I haven’t always worked in the documentary family photography genre, I used to be a family lifestyle photographer. You know the kind of photo where everything is picture perfect. Everyone dressed in pretty outfits, on their best behaviour, in stunning locations and bathed in golden evening sun. But I have to be honest with you, I was bored and unfulfilled. Something definitely wasn’t sitting comfortably within me but I couldn’t put my finger on it.
It began to feel like a factory conveyor belt, taking families to the same places, telling them what to do. All the pictures and all the families started to blend into one. What’s worse the comparison game set in. I would see images like mine but with incredible backdrops of beaches, mountains, forests and deserts. Its hard to compete with Hertfordshire’s famously uninspiring landscape! I would spend lots of time searching for locations, sometimes I would drag my children out just because the light was perfect. I didn’t live in a pretty enough place and started to feel bad about my life and question my work.
My Eureka moment
These negative thoughts were of course complete rubbish. I had to work through them but in doing so it did eventually give me a EUREKA moment – the world is an interesting place BECAUSE we are all different. I adore my family and I’m very lucky. Why can’t I just celebrate our authentic selves, warts and all, and be proud of who we are? Looking back at those photos, where I cajoled my kids away from their play just so I could photograph them at sunset, I have no emotional connection to them because I know they were manufactured moments. On the contrary, the photos that I found I was falling in love with weren’t posed or directed. They were creatively composed to embrace the chaos and tell the story of our real everyday life.
Nowadays there is so much pressure to strive for a perfect, desirable lifestyle. If we only photograph the good stuff we are just perpetuating this unhealthy pursuit of an unattainable life. By capturing people’s reality we can show them that what they have may not conform to expectations of perfection, but it is THEIR perfect and actually their life is more colourful and richer because of their own unique experiences. This is documentary family photography.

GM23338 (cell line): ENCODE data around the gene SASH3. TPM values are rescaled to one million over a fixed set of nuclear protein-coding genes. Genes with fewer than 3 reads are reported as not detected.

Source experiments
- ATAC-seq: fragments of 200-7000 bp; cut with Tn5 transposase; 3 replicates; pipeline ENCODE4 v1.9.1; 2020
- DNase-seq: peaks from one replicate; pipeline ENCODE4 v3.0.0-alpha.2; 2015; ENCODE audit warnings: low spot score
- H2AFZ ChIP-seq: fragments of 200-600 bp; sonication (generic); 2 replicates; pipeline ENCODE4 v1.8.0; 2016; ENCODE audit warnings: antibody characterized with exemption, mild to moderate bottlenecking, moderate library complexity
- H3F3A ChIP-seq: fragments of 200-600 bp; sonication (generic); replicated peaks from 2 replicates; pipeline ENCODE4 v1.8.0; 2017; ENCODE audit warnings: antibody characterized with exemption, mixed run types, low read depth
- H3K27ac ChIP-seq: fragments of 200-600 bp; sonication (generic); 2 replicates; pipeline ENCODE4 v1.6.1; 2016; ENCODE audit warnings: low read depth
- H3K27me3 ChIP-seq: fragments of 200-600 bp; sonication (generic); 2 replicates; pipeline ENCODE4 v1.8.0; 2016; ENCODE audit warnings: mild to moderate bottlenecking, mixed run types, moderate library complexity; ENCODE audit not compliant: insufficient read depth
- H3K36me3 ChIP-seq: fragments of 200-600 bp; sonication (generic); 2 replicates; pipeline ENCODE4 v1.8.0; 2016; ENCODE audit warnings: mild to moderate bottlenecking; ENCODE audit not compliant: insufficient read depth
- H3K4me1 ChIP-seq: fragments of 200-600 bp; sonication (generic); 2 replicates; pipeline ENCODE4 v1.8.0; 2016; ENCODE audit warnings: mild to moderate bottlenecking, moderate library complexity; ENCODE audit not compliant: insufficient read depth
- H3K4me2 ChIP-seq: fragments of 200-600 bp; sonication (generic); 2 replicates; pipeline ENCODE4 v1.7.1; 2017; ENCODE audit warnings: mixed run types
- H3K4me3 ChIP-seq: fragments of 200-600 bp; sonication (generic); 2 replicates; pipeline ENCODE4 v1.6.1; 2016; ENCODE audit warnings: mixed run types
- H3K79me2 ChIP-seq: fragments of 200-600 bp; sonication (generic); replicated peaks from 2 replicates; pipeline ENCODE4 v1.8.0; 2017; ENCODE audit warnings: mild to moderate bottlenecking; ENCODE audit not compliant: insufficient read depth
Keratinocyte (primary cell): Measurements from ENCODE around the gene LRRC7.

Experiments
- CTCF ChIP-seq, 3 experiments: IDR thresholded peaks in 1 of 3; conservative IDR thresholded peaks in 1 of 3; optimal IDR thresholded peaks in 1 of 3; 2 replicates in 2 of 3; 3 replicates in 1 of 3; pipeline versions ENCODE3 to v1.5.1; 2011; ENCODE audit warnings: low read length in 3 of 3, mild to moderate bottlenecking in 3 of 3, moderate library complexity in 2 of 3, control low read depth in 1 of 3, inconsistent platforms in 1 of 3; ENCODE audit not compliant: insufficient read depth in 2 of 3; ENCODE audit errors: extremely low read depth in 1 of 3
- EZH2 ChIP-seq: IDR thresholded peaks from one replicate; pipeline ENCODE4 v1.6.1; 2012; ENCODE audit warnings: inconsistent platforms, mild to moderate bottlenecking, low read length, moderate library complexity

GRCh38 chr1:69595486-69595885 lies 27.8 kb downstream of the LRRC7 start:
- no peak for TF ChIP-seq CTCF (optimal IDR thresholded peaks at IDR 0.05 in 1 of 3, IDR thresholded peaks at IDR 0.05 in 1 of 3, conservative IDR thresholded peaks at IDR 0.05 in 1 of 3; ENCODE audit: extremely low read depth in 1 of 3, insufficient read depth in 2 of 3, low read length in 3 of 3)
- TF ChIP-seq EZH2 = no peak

Working this out was such a magical life lesson for me. Allowing myself to lean into what felt right was like finding my superpower. I let go of what I thought people wanted and started making photos that I wanted to make. What’s more doing my own thing made my work more memorable and unique.
A new approach to family photography
Nowadays I call myself a documentary family photographer or a family photojournalist. It’s an unconventional approach to family photography that jigsaws with the diversity of modern family life. My job is to make sense of the chaos of everyday, carefully observing family life. This allows me to construct uniquely personal images, honouring reality in a sensitive but beautiful way. By taking this modern approach, and relinquishing expectations of what a classical family portrait should look like, I can create results that are both stunning and so much more meaningful.
I use long form sessions lasting several hours (the longer the better!). This means that I really get time to see first hand what makes people tick. Slowing down and watching how families interact with their surroundings and each other means that I can make beautiful, unusual photos. The resulting images are infused with details that celebrate the uniqueness of each family.
If you think a documentary family photoshoot might be for you, or are interested in finding out more about how it works, contact me to schedule a call.